Mr Magabe asked the Chairperson to allow SALGA and the Department to prepare an intervention plan to show the progress made since 2011.

The Chairperson stressed the need to find out why the Department had opted for Section 139 (1) (b), instead of Section 139 (1) (c).

Ms Makhurupetje, MEC, said that the view had been to invoke Section 139 (1) (b) as the role played by the Council was still needed. The community had to be made aware of the circumstances. She admitted that the governing structure at Thabazimbi had collapsed. The challenge was to rebuild municipal institutional capacity, as the office of the CFO had also undergone a series of challenges. She clarified that Mr Mashaba had entered into office as an Accounting officer and had had to take on the role of Administrator for three months until the appointment of the new Administrator, which had taken place in March. The issues raised by Members would be dealt with accordingly.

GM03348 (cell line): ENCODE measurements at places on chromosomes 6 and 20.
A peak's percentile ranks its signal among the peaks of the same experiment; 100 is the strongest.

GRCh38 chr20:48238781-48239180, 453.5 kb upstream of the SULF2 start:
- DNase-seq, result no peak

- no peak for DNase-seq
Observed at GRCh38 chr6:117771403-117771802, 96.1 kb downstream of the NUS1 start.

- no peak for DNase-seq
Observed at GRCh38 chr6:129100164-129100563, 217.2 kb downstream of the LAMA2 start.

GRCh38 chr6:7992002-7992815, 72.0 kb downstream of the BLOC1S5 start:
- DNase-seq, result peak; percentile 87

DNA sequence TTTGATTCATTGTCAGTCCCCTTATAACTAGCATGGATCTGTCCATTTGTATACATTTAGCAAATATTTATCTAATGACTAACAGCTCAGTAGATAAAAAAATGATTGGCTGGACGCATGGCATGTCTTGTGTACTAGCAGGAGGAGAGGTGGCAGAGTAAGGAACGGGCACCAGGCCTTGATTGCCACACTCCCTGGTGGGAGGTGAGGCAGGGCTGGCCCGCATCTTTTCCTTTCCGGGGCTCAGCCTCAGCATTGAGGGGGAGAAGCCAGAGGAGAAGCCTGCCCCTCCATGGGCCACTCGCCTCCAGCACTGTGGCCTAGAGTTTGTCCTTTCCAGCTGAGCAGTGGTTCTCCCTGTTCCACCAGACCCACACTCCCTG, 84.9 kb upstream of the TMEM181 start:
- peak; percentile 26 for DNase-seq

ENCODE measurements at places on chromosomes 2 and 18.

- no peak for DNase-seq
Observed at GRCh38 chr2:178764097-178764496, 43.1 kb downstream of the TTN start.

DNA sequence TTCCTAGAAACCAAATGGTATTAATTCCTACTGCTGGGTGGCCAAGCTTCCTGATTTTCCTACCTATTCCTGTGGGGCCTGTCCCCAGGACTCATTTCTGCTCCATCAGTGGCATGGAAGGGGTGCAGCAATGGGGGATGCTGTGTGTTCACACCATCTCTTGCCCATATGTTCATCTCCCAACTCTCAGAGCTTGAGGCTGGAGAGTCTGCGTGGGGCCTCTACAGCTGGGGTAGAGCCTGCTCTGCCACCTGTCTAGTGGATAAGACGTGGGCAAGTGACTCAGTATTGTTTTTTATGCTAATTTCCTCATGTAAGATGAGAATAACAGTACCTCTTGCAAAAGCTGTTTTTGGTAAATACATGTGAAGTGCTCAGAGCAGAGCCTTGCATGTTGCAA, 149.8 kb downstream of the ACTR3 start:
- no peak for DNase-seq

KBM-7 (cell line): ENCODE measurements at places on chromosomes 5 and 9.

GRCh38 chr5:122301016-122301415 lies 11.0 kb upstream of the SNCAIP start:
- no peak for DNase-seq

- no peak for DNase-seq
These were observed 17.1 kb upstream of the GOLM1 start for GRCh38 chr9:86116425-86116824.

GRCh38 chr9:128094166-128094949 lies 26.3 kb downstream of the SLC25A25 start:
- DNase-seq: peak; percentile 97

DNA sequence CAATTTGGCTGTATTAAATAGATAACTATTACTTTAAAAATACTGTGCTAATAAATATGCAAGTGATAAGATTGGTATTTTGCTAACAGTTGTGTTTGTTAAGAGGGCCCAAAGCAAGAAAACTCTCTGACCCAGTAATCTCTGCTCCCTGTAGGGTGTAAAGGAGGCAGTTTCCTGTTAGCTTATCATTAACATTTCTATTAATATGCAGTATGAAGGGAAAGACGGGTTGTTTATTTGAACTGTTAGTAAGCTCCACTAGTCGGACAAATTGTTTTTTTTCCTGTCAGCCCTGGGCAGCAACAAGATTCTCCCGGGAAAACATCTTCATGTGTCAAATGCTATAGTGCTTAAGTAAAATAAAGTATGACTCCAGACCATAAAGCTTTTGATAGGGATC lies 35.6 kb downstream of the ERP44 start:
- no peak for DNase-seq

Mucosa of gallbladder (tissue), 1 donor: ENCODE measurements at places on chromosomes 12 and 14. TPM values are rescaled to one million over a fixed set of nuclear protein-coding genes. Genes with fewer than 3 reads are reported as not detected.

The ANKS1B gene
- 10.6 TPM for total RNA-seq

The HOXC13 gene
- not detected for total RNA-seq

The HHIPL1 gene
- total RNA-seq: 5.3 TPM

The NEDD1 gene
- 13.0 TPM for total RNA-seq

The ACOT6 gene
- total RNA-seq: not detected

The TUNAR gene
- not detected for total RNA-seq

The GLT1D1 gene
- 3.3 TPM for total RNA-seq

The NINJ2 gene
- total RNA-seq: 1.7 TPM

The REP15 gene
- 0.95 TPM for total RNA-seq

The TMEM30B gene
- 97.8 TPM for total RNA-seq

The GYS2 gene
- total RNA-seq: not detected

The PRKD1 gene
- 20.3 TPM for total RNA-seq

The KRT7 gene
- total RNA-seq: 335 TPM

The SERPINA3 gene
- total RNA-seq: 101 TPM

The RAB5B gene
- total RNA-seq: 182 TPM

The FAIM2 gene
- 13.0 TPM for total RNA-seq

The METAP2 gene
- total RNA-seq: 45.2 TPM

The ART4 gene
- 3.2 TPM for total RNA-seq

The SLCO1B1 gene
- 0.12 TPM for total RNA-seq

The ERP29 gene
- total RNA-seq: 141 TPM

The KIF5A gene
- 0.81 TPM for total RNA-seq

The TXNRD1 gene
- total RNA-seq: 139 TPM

She said that since the deterioration of finances during the 2011/12 financial year, the municipality could not account for the Municipal Infrastructure Grant (MIG). Recovery would be possible through revenue growth, and reports on revenue collection would be made available to the Select Committee. She believed that the Administrator would play an important role in increasing revenue because of his a good relationship with the Council. The municipality had made promotions without following the proper processes, which had led to a sharp increase in the salary bill. Financial recovery was important, as the expenditure exceeded the revenue. She also mentioned that progress made by the Administrator would be monitored, as he had just begun implementing solutions according to the observations made by himself and his team.